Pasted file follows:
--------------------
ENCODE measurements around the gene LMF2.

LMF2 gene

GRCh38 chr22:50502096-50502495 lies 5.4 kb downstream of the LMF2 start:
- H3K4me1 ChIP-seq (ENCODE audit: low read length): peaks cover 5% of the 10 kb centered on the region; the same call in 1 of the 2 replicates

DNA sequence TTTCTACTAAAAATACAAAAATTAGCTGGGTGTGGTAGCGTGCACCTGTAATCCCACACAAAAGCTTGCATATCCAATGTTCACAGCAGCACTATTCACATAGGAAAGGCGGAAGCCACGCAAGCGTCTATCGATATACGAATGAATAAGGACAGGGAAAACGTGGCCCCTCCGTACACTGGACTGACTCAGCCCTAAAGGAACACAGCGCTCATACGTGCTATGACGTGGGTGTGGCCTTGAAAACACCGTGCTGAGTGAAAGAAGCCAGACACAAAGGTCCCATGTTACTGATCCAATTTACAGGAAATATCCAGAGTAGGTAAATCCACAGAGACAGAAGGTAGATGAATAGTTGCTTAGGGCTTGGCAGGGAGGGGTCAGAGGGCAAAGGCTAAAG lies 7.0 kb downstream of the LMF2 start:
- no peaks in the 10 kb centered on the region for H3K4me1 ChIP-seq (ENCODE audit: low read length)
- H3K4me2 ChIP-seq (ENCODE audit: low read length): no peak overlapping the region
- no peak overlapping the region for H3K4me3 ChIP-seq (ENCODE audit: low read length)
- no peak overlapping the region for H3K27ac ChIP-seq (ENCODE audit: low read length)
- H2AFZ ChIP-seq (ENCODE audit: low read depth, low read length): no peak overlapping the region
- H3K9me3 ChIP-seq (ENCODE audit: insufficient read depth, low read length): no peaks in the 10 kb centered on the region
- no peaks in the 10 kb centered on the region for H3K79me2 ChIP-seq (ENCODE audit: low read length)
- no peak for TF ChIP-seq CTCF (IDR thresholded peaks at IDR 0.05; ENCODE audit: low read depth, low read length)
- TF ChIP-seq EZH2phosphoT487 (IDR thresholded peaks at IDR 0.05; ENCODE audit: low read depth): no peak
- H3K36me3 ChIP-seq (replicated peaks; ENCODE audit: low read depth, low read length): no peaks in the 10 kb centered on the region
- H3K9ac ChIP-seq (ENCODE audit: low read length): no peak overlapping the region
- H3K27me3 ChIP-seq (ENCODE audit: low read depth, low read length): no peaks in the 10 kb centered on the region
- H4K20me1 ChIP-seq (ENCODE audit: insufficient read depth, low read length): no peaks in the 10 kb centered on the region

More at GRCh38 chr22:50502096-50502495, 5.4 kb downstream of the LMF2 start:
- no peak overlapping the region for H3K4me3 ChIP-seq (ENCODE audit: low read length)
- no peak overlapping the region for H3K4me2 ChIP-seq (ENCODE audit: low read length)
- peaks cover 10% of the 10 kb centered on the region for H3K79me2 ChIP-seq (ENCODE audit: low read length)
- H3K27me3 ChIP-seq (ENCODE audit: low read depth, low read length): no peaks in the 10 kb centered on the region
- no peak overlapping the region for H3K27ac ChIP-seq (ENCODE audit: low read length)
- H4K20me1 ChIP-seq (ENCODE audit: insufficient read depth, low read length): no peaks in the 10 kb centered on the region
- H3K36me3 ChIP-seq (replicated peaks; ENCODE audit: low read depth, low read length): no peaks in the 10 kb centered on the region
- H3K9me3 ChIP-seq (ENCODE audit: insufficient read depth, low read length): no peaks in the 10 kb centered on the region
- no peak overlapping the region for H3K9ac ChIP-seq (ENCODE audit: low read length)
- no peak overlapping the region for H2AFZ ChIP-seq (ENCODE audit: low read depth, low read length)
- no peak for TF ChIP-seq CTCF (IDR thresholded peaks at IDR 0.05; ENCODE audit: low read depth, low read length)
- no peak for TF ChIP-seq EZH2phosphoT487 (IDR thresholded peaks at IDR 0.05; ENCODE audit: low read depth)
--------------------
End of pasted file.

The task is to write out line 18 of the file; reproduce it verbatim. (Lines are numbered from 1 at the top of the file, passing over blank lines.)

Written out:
- H4K20me1 ChIP-seq (ENCODE audit: insufficient read depth, low read length): no peaks in the 10 kb centered on the region